Who would have thought that something as simple as installing a ROMX in Apple ][ would turn into a 2-day trip down the rabbit hole of Apple ][ 16K Language cards? I was first introduced to the Apple ][ “16K expansion card” as I called it back in 1986 when I purchased my secondhand Apple][ EuroPlus with 48kB* of memory for university assignments. I quickly discovered that I needed 64kB and the SHIFT key mod to really allow me to do anything I needed it to do.My needs this time where a lot simpler. I have a “new” Apple][+ now. “New” being a ReactiveMicro reproduction Apple ][+ Rev. 7 RFI motherboard**. I have a few original Apple][s but they can be a bit flaky so I figured a new one might handle the rigors of numerous chip and card swaps I was planning. My plan was to test all my old interface cards and play with anything new the Apple ][ retro community was coming up with. Dean Claxton and Jeff Mazur had just released the ROMX and it was something I certainly wanted to play with. I didn’t have any knowledge on Apple ROMs. I knew the basics (pardon the pun) in regard to Integer BASIC and AppleSoft BASIC ROMs but knew nothing about AutoSTART ROMs, F8, F0, E8, E0, D8, D0. My only experience was my original Apple][ EuroPlus with Apple 16kB language card which basically had AppleSoft and booted a drive in Slot 6 so I really never needed to know about these ROMs.
It wasn’t until I read the installation instructions for the ROMX that I figured out I had better get a better understanding of these ROMs. I dug out a copy of Understanding the Apple II by Jim Sather from my book collection and started reading. It was a wealth of knowledge even if most of it was over my head. How does understanding these ROMs have anything to do with 16kB Language cards? As it turns out, a lot. At the very end of the ROMX installation instructions there is a whole section dedicated to Apple Language Card compatibility and modification. This card was originally released with the Apple Pascal Language system hence the “Language Card” name. The card added 16kB of memory to the Apple ][ to allow for Pascal to run. It also added the F8 AutoSTART ROM which allowed the Apple ][ to boot directly from a floppy disc rather than having to do a CTRL-RESET and PR#6. Apple eventually added the F8 ROM as standard to the motherboard so the F8 ROM was no longer needed on the card. However Apple did continue to ship the card with the F8 ROM as did many of the clone makers. Microsoft in 1980, followed by the clone makers, released 16kB memory cards that didn’t contain the F8 ROM.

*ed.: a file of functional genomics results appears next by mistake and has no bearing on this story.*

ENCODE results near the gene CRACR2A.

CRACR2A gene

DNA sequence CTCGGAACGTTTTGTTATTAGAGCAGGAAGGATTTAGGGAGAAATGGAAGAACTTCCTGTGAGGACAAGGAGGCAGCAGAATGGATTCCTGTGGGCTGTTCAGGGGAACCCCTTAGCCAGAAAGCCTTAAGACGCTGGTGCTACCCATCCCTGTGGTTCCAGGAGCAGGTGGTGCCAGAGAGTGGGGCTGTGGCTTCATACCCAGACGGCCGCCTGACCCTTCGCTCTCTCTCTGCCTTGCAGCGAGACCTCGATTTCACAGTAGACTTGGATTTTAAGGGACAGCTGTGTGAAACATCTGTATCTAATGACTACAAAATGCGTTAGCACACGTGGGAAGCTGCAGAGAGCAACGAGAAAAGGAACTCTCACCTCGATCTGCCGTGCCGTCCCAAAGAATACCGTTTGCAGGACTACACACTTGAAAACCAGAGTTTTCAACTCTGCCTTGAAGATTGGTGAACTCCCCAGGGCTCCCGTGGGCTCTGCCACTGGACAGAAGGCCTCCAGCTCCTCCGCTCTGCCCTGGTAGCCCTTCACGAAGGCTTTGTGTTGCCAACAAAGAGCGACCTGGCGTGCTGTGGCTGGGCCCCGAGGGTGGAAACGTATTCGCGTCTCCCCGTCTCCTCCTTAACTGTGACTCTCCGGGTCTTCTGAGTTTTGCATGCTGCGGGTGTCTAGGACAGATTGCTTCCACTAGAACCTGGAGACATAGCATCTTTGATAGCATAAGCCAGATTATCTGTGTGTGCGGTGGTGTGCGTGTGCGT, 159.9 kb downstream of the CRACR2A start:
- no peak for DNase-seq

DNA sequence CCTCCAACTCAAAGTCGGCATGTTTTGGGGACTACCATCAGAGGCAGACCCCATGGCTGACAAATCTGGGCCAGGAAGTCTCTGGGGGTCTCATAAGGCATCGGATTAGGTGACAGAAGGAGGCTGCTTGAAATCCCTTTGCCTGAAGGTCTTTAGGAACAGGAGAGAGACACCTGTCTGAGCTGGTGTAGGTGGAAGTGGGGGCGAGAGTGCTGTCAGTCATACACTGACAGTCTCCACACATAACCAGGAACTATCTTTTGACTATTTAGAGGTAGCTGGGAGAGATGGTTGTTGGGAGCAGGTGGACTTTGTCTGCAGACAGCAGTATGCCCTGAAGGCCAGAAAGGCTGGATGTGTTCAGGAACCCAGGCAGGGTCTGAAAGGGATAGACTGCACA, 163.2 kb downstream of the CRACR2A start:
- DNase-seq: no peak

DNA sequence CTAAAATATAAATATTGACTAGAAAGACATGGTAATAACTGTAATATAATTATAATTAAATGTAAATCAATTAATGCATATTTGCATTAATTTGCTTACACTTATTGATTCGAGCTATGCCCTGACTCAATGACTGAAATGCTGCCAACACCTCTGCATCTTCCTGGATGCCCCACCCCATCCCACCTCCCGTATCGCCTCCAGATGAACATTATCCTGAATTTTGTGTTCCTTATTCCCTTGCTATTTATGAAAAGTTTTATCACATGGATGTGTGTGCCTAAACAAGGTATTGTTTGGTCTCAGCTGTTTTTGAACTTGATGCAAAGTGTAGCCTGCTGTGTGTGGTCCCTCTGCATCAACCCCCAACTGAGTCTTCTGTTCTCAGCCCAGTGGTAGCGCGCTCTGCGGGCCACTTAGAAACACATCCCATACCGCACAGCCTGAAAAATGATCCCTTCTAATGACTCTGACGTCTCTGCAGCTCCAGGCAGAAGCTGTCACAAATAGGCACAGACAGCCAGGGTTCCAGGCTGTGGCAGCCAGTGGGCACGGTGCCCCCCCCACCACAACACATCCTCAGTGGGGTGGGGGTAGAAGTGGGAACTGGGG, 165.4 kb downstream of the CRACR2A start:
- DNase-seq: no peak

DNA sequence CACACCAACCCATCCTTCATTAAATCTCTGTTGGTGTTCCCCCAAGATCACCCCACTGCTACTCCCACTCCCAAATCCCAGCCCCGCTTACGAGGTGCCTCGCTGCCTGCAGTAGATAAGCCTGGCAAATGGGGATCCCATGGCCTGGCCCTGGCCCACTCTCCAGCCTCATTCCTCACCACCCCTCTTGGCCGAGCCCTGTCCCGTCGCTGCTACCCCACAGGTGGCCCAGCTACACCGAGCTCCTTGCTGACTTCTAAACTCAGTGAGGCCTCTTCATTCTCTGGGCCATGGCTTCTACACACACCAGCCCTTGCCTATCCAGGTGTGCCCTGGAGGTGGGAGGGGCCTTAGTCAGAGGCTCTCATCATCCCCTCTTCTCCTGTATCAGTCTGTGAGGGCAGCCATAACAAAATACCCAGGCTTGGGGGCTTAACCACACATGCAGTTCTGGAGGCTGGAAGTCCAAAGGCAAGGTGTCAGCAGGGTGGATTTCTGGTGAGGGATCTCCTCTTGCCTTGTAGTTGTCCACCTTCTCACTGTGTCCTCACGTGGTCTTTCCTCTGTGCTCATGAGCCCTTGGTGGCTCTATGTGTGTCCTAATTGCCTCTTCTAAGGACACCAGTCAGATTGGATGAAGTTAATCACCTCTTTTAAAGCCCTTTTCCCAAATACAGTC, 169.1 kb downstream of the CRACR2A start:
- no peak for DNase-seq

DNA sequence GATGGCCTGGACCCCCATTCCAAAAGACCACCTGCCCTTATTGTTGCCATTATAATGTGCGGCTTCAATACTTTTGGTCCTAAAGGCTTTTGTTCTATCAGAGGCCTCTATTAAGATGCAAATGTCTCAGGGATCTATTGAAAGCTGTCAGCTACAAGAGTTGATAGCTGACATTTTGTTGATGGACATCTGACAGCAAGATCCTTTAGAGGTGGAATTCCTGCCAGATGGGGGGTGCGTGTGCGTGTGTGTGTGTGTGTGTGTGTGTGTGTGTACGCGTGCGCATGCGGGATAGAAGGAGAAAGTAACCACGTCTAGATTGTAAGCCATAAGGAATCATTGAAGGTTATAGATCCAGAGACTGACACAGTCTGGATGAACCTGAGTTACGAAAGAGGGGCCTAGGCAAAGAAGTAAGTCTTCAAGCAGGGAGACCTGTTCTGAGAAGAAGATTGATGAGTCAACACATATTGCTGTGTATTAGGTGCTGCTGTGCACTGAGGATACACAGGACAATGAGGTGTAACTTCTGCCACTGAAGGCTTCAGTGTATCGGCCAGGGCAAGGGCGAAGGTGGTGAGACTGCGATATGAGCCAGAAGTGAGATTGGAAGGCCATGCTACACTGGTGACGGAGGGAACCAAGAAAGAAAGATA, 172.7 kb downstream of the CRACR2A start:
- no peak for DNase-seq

So how is this all relevant to installing a ROMX and why does the Apple Language card need modifying? Basically the Apple ][ will load the F8 ROM from the card if it detects it and this will override any other F8 ROM on the motherboard. The whole point of the ROMX is to replace all other ROMs including F8. The hardware modifications suggested in the ROMX manual disables the F8 ROM on the card and stops it from being detected. I didn’t want to do a hardware modification, this was what really pushed me down the rabbit hole. I needed to find a 16kB Language card that worked and didn’t have an F8 ROM or any other ROM on it. It does raise the question, when does a Language card become just a 16kB memory expansion card just like I had called it back in 1986? I would suggest the removal of the ROM makes it a memory expansion card.
It was time to dig into my box of Apple ][ interface cards and try and find one that met the criteria. I actually found several, and also uncovered what appears to be the sins/hacks/repairs by owners past. Deeper down the rabbit hole I went.
I found three Apple Language cards (two A version, one B version), one Microsoft card, two no name clones and one clone with a toggle switch on the back.
In Part II of “The Apple ][ Language Card Rabbit Hole” I will take a bit more of a deep dive into each card and what I found.
*Yes it was 48kB and yes I got scammed into buying the “additional” 16kB card even though every EuroPlus shipped with one.
**I have paired the ReactiveMicro motherboard with a ReactiveMicro Universal Enclosure PSU with options voltage meters, and an old clone case and keyboard.